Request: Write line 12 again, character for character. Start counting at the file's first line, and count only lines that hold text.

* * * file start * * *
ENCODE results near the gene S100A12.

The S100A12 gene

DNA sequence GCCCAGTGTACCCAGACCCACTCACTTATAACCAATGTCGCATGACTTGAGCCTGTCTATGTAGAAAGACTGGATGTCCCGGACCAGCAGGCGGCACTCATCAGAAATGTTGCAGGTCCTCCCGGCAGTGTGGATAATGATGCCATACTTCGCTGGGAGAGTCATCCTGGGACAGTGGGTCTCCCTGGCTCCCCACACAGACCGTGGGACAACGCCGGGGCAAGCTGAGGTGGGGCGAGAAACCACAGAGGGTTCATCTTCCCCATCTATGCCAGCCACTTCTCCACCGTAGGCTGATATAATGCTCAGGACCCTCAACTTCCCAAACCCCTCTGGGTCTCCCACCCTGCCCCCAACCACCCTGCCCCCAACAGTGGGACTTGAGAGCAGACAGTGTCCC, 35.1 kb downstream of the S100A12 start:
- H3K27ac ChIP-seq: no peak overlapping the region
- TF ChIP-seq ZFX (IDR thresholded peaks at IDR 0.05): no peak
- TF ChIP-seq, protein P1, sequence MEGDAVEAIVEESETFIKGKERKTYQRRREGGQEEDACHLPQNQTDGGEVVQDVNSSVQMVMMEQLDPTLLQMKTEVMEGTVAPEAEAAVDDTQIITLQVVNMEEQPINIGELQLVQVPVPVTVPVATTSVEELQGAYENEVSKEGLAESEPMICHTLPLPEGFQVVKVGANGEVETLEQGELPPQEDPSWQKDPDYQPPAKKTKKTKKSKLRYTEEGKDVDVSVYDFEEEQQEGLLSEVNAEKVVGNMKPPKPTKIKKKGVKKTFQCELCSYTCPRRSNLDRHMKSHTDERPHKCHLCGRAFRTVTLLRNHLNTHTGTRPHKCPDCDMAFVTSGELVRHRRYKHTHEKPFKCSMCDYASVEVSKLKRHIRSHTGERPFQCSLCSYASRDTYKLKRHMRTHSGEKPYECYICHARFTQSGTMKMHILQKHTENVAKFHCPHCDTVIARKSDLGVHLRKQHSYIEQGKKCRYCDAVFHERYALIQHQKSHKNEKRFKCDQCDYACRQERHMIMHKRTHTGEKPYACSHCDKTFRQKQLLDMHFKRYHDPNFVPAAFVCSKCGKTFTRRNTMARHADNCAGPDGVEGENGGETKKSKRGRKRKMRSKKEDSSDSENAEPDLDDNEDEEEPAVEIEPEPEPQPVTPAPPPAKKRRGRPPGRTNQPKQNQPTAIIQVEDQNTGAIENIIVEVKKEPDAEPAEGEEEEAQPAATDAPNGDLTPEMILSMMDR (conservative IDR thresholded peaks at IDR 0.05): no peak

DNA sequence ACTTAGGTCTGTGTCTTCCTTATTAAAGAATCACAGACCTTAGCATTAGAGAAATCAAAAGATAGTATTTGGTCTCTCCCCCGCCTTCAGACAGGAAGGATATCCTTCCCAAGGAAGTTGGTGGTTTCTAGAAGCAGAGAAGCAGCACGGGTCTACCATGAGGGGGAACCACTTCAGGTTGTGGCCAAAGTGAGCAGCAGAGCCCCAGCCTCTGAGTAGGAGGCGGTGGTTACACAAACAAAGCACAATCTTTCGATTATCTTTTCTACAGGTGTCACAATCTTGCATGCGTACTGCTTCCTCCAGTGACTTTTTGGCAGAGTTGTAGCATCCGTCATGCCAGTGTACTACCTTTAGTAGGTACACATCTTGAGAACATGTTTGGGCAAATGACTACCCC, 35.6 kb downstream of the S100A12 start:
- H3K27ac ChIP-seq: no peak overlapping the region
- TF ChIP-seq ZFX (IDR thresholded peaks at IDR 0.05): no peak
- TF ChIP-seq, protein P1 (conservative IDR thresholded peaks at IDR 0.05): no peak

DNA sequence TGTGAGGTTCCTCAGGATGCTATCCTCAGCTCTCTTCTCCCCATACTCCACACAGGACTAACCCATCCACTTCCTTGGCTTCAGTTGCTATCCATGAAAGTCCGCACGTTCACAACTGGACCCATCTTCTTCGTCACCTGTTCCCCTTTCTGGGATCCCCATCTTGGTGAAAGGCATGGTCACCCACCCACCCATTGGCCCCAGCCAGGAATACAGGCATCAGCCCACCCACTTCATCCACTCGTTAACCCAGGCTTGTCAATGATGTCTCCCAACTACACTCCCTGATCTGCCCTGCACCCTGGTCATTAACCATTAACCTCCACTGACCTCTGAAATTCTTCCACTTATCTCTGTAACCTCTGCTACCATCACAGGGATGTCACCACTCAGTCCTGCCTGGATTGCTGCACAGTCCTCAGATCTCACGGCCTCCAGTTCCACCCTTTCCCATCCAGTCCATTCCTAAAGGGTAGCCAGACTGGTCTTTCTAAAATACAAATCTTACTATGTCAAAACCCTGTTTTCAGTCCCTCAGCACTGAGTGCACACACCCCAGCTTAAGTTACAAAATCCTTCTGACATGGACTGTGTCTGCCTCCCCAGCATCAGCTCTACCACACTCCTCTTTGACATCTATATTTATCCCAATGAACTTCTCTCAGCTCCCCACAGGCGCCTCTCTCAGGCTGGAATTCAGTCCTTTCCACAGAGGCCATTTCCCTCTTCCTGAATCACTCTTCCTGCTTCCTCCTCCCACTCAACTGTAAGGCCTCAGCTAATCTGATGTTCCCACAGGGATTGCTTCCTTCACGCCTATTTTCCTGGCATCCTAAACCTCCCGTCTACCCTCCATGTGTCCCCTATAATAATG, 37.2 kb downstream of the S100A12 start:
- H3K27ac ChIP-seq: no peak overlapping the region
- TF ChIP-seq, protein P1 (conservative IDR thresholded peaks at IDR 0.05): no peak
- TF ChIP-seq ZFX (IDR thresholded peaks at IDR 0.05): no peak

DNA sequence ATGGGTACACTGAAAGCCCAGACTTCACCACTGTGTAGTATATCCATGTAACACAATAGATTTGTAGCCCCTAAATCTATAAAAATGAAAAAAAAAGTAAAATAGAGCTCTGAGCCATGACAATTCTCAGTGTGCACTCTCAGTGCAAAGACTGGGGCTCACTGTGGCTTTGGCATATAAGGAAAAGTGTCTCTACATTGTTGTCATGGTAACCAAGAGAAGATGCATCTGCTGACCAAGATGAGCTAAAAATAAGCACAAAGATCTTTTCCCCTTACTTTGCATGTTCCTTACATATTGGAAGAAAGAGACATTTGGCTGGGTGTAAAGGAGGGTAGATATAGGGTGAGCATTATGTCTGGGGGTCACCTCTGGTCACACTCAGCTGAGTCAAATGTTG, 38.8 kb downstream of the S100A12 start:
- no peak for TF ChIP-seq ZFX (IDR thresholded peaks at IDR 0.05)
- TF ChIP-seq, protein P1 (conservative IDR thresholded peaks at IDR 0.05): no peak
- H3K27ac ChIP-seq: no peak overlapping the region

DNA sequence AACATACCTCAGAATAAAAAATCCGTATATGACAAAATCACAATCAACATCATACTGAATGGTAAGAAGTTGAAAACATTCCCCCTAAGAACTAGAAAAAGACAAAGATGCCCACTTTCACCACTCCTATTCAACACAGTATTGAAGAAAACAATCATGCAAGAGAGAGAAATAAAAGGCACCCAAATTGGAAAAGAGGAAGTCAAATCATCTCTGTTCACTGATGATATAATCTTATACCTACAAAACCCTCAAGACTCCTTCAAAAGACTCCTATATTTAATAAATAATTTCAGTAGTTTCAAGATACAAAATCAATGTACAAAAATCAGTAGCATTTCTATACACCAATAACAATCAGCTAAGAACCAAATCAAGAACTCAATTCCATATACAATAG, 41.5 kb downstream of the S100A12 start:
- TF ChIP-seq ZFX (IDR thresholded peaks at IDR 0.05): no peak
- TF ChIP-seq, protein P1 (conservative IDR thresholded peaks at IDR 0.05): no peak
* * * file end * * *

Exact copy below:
- H3K27ac ChIP-seq: no peak overlapping the region